The new Democratic majority on the House Financial Services Committee will keep a "watchful eye" on financial regulators to ensure they punish bad actors and do not weaken key regulatory protections, Rep. Maxine Waters, the committee's new chair, said Jan. 16.
Waters, D-Calif., outlined some of her top priorities at a Center for American Progress event in Washington. A major one, she said, will be ensuring financial regulators uphold the provisions Congress put in place through the postcrisis Dodd-Frank Act, such as bank capital and liquidity requirements.
The committee will also be "keeping an eye on the big banks and their activities, including by holding many hearings," Waters said. Potential companies whose leaders may be called up to testify in the House include Wells Fargo & Co. and Deutsche Bank AG, analysts have said.
She took aim at Mick Mulvaney's leadership at the Consumer Financial Protection Bureau, saying he "made it a priority to dismantle the consumer bureau from within." Mulvaney, who leads the Office of Management and Budget, has left the CFPB and is now acting White House chief of staff. But the committee will seek to hold Mulvaney accountable for his work at the CFPB despite his departure, Waters said.
The new CFPB director, Kathleen Kraninger, took office in December 2018, and "we will see what she does" as the agency's leader, Waters said.
Other priorities for the committee will include encouraging "responsible innovation [from fintech firms] with the appropriate safeguards in place" to ensure companies do not prey on consumers and discriminate against minority communities, Waters said. She also called for an overhaul of the nation's credit reporting system, saying there should be limits on credit checks for employment purposes and a reduction in how long negative factors stay on individuals' credit reports.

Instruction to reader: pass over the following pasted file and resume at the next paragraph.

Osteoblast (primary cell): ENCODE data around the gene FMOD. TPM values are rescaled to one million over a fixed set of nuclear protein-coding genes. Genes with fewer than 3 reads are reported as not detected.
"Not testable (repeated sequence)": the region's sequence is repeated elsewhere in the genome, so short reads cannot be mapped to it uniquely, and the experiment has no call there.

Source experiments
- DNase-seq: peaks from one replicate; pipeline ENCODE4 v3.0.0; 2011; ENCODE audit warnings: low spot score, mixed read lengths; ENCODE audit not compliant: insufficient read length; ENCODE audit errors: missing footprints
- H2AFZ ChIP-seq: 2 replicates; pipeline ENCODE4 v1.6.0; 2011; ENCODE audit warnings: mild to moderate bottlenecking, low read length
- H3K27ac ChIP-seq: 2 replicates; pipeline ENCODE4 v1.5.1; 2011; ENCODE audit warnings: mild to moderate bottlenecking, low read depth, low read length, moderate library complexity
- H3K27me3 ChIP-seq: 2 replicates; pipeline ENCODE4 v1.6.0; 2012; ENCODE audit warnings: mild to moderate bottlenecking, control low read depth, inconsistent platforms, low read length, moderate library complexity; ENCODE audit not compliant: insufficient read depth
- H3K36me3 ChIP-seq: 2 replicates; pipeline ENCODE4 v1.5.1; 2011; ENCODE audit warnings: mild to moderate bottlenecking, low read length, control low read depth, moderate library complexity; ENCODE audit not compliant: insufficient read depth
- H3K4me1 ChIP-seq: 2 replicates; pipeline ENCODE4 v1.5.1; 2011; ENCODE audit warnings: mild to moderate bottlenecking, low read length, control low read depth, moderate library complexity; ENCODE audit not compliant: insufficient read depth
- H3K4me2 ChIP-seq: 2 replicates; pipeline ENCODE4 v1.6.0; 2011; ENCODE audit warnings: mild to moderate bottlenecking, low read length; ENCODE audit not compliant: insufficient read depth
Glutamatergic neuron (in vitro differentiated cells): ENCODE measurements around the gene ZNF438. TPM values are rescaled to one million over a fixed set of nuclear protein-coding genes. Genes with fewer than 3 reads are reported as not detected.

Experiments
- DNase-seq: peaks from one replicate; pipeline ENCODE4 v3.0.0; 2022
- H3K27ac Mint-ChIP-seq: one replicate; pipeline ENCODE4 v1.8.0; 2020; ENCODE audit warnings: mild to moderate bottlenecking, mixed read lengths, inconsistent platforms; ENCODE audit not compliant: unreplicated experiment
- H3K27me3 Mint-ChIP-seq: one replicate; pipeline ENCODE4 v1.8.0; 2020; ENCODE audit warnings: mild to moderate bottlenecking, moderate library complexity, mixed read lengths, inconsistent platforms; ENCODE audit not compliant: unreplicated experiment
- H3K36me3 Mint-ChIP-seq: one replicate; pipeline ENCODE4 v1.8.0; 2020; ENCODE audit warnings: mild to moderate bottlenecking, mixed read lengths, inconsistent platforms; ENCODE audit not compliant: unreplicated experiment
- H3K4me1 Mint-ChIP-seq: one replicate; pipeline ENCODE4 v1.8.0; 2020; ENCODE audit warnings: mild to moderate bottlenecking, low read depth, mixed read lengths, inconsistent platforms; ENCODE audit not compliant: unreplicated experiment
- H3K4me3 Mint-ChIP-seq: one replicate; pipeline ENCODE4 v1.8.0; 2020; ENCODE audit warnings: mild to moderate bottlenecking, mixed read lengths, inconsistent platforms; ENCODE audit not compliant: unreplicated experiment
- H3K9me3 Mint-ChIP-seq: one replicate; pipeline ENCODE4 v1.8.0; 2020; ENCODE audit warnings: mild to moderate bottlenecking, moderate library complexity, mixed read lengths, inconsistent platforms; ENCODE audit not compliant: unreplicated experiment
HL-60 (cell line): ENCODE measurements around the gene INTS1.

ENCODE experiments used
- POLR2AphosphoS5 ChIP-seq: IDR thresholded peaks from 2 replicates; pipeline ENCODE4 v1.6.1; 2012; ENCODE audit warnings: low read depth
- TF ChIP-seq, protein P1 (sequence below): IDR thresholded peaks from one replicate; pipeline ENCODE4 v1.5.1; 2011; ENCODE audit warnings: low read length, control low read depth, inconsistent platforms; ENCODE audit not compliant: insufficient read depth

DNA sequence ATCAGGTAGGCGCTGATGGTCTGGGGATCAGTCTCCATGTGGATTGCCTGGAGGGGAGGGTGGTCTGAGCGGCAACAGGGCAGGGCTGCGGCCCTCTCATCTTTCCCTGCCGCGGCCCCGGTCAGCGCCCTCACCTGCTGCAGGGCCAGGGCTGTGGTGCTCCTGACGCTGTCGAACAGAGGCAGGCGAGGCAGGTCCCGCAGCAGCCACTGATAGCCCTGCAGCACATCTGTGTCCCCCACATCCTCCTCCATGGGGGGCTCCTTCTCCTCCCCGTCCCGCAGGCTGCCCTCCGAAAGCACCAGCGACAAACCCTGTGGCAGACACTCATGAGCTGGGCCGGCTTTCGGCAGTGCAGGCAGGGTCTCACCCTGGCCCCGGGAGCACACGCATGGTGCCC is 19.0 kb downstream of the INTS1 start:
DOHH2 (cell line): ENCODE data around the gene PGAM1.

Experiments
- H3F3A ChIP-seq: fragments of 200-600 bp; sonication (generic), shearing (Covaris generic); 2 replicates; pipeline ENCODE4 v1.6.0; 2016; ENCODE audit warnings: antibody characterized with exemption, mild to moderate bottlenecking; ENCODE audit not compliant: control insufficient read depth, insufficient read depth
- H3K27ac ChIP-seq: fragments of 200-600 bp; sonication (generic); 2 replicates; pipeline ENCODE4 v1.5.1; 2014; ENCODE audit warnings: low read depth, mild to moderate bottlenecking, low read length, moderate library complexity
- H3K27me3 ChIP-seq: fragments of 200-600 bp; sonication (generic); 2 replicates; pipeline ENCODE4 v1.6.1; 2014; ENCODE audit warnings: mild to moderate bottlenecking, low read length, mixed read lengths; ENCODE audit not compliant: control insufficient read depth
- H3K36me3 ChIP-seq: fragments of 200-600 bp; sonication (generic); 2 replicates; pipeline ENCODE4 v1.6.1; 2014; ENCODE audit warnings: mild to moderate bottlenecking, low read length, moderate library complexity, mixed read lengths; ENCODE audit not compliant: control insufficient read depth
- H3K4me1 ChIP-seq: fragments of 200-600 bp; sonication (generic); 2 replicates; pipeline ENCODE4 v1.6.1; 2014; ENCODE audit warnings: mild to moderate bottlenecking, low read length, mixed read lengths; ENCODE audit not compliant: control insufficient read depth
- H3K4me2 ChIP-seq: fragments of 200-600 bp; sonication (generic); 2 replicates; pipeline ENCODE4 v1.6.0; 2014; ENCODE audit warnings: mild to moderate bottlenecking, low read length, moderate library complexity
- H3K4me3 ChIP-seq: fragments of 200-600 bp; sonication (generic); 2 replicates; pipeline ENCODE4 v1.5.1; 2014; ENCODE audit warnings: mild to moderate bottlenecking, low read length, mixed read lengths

Waters said the committee will focus on figuring out the future of the government-sponsored enterprises Fannie Mae and Freddie Mac, which the federal government took into conservatorship during the financial crisis. She laid out core principles for any possible legislation, including maintaining consumer access to a 30-year fixed-rate mortgage and ensuring that the companies have enough private capital to protect against losses to taxpayers.
Diversity and inclusion will also be a key focus of the committee, the lawmaker said. "Diverse representation in [financial institutions] and particularly at the management level is essential to ensure that all consumers have fair access to credit, capital, and banking and financial services," she said.
Waters also said she is "very hopeful" that the committee can reach bipartisan consensus on several issues, including terrorism risk insurance, the reauthorization of the Export-Import Bank and shoring up the National Flood Insurance Program.
Democrats will not be "relying on this administration for much of anything" and will instead focus on passing bills in Congress.